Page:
Thomson Reuters Foundation

Inform - Connect - Empower

Cuba's Ladies in White call dissident death "murder"

Source: Thomson Reuters Foundation - Mon, 23 Jan 2012 15:14 GMT
Author: Jeff Franks
Tweet Recommend Google + LinkedIn Email Print
Leave us a comment

HAVANA, Jan 22 (Reuters) - The opposition group "Ladies in White" accused the Cuban government on Sunday of "murdering" by neglect a 31-year-old dissident who died last week following a hunger strike in prison. 

   Ladies in White leader Berta Soler said Wilman Villar  Mendoza died because the government did not respect his rights  and that he was only the latest such victim to die for the same  reason. 

   "Today is a day that the people of Cuba, like Ladies in  White and the internal opposition, are in mourning. We are in mourning because we have lost a young man who gave his life for the freedom of the Cuban people," said Soler, speaking in a  tree-shaded Havana park after the group's weekly silent march demanding the release of political prisoners. 

   "He was a dignified man, a man who really should not have    died, but ... the government killed him. It's one more murder in the Cuban government's account," she said to about 40 other white-clad women. 

   The Ladies in White are Cuba's leading dissident group and  have been marching every Sunday in Havana since a 2003    government crackdown on political opponents. 

   "Why do we say murdered? This young man was only asking that  they review his case, which the government did not listen to,"  she said.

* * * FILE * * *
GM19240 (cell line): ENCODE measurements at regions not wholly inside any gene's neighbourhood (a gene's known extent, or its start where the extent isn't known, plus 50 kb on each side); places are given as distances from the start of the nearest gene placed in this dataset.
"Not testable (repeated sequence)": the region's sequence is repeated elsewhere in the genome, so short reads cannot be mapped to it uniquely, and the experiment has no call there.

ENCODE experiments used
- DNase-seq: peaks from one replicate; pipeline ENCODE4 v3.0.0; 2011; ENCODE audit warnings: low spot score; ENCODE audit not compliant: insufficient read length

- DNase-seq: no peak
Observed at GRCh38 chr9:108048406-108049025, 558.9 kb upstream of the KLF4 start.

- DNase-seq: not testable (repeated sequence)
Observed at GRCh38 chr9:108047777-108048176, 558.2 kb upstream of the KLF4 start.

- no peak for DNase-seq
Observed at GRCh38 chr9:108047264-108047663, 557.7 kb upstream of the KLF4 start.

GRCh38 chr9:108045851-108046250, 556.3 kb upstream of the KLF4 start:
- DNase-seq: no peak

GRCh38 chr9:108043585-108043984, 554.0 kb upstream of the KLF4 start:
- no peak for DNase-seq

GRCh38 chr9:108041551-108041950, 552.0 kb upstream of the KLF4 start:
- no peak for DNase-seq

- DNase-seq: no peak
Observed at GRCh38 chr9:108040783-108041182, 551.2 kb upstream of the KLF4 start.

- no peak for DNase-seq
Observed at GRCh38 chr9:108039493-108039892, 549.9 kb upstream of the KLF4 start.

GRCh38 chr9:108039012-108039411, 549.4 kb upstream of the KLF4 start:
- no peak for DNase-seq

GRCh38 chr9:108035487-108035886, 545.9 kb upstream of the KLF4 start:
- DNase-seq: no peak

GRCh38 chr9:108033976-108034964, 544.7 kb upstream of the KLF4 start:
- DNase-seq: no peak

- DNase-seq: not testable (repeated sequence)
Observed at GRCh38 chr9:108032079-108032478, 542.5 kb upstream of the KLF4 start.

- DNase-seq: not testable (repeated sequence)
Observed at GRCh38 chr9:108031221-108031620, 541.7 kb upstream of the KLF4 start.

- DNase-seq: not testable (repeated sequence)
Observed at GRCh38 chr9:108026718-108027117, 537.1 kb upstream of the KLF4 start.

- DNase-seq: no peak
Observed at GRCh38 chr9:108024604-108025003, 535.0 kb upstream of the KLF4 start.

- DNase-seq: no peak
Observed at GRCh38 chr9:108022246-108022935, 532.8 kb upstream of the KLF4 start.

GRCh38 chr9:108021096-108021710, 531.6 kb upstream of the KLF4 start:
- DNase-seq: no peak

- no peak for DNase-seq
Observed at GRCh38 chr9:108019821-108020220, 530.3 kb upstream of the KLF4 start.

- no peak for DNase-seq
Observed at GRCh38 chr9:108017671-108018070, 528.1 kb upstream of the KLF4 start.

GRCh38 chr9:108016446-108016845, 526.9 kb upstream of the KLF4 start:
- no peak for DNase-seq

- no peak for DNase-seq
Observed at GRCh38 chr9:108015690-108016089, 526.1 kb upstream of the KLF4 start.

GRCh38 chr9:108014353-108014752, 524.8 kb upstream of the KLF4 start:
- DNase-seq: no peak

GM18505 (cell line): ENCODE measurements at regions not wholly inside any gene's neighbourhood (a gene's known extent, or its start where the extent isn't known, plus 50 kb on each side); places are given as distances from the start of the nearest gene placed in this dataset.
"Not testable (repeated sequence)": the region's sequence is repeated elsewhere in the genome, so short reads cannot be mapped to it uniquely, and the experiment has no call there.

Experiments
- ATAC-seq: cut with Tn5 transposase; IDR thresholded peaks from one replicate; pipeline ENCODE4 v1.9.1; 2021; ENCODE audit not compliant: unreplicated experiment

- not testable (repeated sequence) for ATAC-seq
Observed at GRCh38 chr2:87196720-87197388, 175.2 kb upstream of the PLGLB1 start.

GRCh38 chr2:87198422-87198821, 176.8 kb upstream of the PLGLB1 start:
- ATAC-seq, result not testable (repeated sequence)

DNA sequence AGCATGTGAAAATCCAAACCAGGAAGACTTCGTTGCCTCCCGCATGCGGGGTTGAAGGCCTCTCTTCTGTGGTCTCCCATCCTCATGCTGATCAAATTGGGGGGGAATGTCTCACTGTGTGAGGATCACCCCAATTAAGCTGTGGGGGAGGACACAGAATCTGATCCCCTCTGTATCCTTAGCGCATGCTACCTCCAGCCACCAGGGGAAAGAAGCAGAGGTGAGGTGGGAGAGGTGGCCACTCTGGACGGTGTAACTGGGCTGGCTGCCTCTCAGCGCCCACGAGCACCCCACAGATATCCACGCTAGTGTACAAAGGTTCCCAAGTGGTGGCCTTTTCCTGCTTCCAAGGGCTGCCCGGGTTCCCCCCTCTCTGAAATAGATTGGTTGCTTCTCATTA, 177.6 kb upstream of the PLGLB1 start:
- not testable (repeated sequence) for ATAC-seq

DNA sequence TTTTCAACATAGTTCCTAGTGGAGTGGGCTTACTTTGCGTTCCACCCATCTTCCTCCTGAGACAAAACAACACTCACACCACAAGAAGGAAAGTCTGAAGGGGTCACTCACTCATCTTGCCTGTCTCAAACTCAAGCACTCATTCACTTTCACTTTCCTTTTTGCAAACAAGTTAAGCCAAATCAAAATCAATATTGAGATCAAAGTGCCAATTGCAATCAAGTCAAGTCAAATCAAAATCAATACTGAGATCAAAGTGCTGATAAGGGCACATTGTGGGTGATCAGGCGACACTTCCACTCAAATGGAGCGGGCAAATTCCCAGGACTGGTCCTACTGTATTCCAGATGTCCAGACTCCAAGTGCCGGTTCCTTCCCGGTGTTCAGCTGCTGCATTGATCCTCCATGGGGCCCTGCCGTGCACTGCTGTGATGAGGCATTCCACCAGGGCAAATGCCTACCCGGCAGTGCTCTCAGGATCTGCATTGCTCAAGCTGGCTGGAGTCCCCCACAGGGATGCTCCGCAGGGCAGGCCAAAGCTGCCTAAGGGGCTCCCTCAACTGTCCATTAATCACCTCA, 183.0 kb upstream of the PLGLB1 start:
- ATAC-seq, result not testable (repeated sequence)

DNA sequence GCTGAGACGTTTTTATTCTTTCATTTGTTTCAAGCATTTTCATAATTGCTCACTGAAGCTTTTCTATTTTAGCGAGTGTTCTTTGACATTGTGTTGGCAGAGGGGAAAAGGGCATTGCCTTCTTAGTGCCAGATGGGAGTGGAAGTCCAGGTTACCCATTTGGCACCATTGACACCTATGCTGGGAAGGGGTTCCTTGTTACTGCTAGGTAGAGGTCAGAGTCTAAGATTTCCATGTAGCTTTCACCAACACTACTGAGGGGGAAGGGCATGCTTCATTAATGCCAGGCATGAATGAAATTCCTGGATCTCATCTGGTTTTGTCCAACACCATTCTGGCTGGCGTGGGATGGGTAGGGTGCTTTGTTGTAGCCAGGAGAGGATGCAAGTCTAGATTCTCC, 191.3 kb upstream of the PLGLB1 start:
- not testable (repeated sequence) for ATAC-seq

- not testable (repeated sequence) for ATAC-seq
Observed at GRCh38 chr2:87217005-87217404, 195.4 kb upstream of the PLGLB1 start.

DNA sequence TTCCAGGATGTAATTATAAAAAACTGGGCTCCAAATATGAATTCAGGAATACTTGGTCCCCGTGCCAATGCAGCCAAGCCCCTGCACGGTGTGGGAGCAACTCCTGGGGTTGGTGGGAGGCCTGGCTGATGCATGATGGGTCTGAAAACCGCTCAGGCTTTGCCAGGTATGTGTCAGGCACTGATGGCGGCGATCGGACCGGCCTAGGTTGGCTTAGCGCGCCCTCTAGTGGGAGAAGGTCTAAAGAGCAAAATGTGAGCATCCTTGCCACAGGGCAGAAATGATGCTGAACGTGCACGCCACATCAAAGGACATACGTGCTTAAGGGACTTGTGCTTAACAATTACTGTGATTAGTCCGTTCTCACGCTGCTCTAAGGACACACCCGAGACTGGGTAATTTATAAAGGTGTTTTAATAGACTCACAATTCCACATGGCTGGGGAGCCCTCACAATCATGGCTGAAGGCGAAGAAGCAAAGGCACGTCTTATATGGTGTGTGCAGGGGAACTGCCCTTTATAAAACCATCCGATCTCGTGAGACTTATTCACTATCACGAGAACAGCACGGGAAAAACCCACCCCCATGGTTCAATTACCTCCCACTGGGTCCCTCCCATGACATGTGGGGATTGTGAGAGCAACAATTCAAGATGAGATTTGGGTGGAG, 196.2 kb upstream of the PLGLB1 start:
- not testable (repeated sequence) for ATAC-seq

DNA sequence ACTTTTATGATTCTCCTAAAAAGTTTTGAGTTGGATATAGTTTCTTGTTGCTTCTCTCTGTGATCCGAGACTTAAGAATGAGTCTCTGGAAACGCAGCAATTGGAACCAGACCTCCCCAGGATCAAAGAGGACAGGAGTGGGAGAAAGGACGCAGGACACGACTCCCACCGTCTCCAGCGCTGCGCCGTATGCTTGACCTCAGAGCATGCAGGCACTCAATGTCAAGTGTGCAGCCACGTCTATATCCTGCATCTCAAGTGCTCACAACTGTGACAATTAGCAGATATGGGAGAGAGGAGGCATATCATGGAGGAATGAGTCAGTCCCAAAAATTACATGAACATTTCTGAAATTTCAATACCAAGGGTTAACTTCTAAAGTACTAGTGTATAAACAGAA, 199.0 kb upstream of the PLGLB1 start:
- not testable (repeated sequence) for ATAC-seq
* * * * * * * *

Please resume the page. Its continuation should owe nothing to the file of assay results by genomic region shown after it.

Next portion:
Villar died on Thursday in a hospital in the eastern city of  Santiago de Cuba after contracting pneumonia during a hunger  strike in prison, dissidents said. 

   He launched his hunger strike shortly after he was arrested  in November, put on trial and sentenced to four years in prison  for crimes including disobedience, resistance and crimes against  the state. 

   He was put in solitary confinement under difficult conditions which, combined with his lack of nourishment caused the health problems that led to his death, human rights activist Elizardo Sanchez said. 

   Government opponents said Villar had joined an opposition  group called the Cuban Patriotic Union last summer and been an  active dissident ever since. 

   But the Cuban government said Villar was not a dissident and

 had received the best medical care possible in an attempt to   save his life. 

   It said his legal problems arose not from political   activities, but from a violent family dispute. 

   Soler equated Villar's death to that of another imprisoned dissident, Orlando Zapata Tamayo, who died in February 2010    after an 85-day hunger strike. 

   "They let him die, the same as Orlando Zapata Tamayo.     Orlando Zapata was another victim of the government, which let  him die only because they didn't respect his rights," she said. 

   Cuba drew international condemnation for Zapata's death and  has been criticized for Villar's demise by several countries    including the United States. 

   "Villar's senseless death highlights the ongoing     repression of the Cuban people and the plight faced by brave  individuals standing up for the universal rights of all Cubans,"  a White House spokesman said on Friday. 

   Cuba issued a sharply worded response saying, "It is the United States government that practices torture and extra-judicial executions in the countries that it attacks and  

 that which uses police brutality against its own people." 

We welcome comments that advance the story through relevant opinion, anecdotes, links and data. If you see a comment that you believe is irrelevant or inappropriate, you can flag it to our editors by using the report abuse links. Views expressed in the comments do not represent those of the Thomson Reuters Foundation. For more information see our Acceptable Use Policy.

comments powered by Disqus